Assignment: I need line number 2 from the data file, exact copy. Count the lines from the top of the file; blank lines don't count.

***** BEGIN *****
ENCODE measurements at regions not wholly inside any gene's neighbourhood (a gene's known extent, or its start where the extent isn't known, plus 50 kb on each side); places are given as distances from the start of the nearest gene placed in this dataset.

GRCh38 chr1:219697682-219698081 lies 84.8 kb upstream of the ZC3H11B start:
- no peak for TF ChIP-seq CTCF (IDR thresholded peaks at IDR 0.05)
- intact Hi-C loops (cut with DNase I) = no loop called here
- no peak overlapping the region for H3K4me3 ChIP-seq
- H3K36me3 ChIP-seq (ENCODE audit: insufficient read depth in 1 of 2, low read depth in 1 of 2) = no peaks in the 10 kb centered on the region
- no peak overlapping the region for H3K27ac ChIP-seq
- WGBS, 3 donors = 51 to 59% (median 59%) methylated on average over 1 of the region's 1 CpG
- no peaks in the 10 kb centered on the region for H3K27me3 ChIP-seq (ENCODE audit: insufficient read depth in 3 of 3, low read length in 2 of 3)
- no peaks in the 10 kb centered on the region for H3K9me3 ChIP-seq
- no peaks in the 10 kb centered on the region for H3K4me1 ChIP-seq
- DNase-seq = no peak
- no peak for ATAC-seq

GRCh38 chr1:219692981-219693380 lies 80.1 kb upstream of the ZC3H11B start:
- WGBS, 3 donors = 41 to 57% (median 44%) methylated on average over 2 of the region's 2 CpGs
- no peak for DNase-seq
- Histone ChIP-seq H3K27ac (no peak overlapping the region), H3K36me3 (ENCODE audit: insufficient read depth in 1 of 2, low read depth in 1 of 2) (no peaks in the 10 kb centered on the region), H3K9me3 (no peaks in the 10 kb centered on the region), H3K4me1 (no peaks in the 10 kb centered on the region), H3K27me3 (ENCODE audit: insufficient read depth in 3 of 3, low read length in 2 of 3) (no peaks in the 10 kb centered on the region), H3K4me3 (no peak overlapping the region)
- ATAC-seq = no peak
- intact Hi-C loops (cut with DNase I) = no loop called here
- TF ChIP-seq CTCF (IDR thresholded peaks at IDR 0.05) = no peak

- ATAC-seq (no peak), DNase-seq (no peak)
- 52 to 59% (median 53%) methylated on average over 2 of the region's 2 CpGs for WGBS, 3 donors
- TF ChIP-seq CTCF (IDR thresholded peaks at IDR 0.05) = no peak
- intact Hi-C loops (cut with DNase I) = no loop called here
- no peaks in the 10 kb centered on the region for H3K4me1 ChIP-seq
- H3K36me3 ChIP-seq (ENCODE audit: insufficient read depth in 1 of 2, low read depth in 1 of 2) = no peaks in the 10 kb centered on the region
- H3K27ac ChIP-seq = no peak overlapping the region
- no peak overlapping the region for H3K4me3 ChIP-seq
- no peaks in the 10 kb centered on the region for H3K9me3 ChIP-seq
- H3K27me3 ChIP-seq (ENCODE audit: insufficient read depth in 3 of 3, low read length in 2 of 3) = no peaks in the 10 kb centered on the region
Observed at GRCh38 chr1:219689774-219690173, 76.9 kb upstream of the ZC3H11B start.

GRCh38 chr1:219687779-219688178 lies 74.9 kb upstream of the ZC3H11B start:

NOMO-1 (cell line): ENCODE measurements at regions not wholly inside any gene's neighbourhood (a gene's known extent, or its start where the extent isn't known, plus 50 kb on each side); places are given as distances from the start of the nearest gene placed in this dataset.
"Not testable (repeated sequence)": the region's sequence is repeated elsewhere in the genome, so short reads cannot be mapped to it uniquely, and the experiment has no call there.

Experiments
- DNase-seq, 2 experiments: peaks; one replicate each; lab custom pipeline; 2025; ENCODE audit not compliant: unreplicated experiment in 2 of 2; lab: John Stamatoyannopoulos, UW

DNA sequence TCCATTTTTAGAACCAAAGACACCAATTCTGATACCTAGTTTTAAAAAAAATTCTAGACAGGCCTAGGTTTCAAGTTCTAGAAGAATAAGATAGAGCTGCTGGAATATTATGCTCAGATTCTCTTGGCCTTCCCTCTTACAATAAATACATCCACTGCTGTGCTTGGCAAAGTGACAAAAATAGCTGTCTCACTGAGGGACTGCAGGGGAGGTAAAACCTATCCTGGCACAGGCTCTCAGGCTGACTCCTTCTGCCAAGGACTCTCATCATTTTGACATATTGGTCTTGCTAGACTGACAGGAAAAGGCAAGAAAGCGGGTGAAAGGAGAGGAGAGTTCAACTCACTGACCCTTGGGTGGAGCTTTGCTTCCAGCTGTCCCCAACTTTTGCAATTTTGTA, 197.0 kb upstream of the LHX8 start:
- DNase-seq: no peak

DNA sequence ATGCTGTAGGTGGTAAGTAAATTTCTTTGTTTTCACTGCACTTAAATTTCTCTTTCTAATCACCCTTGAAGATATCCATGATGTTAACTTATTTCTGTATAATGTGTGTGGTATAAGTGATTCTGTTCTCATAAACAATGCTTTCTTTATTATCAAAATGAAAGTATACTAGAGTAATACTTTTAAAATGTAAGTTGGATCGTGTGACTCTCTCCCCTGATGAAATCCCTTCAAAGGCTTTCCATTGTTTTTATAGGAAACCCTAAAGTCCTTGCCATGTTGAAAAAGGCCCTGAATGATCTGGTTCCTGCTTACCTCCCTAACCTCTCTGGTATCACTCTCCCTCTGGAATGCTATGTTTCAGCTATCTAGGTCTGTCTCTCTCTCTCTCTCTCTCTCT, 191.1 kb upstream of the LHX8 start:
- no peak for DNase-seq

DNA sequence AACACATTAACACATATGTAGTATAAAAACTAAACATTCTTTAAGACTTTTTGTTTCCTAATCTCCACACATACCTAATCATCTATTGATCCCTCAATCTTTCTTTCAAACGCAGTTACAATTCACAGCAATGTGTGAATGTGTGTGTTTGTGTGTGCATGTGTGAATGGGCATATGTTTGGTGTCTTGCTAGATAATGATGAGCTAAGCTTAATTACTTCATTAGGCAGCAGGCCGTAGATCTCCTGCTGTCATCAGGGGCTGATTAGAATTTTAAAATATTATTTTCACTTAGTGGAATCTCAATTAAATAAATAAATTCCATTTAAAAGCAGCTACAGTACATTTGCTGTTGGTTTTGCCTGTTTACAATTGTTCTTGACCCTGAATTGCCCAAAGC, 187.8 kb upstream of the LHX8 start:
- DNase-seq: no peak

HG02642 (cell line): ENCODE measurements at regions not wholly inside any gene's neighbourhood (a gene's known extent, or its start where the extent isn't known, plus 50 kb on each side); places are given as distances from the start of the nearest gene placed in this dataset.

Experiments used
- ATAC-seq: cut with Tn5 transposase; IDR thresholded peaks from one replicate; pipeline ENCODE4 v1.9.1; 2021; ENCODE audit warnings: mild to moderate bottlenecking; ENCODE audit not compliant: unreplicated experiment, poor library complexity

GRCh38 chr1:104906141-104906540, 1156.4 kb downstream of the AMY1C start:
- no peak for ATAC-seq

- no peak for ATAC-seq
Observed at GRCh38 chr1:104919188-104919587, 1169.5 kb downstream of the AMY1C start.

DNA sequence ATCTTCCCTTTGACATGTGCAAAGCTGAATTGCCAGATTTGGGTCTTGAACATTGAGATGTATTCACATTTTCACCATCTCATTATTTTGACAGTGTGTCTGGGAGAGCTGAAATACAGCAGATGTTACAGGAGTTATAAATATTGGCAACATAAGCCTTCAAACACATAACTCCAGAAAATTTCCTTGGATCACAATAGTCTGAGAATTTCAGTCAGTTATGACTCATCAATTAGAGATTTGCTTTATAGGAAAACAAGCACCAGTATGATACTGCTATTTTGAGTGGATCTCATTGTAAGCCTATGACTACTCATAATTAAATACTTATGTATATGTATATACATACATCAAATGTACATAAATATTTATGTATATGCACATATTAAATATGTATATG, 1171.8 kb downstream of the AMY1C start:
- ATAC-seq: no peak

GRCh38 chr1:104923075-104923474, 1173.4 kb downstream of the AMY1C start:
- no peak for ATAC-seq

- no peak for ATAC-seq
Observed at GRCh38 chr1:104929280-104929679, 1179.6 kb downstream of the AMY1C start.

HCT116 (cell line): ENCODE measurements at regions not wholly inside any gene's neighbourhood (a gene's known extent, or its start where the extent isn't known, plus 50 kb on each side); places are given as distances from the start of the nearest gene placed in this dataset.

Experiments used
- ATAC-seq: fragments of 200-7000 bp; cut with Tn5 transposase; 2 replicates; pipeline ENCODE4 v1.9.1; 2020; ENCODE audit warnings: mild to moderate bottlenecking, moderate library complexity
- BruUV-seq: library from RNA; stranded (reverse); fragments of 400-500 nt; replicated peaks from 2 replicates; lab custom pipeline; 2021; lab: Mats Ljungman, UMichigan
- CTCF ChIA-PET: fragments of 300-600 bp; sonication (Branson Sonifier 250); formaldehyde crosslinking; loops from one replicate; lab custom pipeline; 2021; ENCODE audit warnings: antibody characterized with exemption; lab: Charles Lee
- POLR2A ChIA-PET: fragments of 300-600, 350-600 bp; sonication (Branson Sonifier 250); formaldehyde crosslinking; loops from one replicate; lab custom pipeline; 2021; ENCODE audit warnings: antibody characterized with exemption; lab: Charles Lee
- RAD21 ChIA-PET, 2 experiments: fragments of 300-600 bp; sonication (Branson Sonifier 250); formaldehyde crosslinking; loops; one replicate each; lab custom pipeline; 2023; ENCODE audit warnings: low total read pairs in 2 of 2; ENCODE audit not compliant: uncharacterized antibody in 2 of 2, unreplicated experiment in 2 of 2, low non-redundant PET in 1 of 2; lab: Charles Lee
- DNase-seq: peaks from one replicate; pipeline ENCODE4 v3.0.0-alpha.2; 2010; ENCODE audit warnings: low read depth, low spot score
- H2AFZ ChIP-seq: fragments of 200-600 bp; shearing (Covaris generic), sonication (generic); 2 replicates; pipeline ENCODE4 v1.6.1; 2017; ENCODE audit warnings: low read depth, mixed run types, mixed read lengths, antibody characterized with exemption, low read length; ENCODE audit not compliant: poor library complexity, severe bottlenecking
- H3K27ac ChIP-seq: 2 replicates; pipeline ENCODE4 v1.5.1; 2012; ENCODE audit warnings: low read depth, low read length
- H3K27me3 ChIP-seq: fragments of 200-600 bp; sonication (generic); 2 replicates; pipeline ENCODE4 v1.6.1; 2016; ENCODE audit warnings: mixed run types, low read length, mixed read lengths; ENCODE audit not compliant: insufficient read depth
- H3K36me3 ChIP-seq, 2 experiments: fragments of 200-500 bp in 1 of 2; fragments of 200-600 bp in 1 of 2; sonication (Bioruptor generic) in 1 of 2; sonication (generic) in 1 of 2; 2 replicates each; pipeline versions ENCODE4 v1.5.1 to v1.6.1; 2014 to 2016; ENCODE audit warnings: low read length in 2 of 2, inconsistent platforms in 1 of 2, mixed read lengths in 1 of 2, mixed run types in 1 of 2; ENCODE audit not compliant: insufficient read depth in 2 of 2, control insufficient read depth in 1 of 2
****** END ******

GRCh38 chr1:219697682-219698081 lies 84.8 kb upstream of the ZC3H11B start: